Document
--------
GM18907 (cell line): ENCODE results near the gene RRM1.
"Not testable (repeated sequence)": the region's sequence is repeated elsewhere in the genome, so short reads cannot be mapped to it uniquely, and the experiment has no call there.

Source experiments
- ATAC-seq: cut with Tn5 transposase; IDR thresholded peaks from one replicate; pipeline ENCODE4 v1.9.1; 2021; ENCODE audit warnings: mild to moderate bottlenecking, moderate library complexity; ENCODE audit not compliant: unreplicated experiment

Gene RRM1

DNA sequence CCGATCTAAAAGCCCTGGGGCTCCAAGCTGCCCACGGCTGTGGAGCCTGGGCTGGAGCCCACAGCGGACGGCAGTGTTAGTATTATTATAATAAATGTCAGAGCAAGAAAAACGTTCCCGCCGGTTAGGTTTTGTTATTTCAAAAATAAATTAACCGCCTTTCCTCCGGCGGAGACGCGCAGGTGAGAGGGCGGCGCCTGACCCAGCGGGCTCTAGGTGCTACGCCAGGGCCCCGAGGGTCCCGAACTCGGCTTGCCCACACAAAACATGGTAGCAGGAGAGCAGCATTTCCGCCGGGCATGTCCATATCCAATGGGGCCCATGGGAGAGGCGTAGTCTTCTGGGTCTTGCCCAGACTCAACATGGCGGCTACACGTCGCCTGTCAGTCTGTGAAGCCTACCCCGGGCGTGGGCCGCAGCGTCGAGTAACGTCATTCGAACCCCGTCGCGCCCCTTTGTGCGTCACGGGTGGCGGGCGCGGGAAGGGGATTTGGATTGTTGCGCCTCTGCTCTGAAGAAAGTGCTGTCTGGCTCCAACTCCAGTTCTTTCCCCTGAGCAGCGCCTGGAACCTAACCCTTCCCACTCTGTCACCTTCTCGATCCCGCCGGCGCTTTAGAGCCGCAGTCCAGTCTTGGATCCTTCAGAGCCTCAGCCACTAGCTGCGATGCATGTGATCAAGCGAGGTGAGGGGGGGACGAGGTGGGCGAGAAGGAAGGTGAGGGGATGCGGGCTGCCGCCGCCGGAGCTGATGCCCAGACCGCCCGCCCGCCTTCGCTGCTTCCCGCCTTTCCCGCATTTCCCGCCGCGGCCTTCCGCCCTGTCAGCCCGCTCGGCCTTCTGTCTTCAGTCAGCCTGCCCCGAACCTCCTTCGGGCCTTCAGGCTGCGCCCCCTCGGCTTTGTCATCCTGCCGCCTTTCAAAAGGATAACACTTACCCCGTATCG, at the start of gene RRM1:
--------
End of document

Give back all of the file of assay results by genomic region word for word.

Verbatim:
GM18907 (cell line): ENCODE results near the gene RRM1.
"Not testable (repeated sequence)": the region's sequence is repeated elsewhere in the genome, so short reads cannot be mapped to it uniquely, and the experiment has no call there.

Source experiments
- ATAC-seq: cut with Tn5 transposase; IDR thresholded peaks from one replicate; pipeline ENCODE4 v1.9.1; 2021; ENCODE audit warnings: mild to moderate bottlenecking, moderate library complexity; ENCODE audit not compliant: unreplicated experiment

Gene RRM1

DNA sequence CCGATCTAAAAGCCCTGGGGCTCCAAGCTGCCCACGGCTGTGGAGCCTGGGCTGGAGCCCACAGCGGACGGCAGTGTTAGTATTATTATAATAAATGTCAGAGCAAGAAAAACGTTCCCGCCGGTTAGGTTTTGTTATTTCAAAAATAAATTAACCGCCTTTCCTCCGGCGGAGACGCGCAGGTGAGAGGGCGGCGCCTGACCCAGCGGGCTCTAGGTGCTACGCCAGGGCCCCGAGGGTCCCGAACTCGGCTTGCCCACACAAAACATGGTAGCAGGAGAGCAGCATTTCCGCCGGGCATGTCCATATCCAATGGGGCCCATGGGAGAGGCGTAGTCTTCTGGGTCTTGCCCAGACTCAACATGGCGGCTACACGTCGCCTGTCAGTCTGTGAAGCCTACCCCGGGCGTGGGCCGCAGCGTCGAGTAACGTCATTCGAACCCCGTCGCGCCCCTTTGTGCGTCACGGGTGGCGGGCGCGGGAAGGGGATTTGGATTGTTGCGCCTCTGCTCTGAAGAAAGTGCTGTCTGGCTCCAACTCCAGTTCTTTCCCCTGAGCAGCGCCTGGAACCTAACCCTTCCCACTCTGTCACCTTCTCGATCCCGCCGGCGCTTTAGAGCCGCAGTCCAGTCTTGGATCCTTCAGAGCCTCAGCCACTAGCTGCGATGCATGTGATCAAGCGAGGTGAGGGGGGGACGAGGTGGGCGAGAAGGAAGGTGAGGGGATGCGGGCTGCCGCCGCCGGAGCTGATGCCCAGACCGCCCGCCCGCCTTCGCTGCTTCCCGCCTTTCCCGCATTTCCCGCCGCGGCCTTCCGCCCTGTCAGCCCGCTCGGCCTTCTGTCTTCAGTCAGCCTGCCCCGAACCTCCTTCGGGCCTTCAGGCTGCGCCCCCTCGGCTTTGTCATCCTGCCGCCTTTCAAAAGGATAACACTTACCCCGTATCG, at the start of gene RRM1: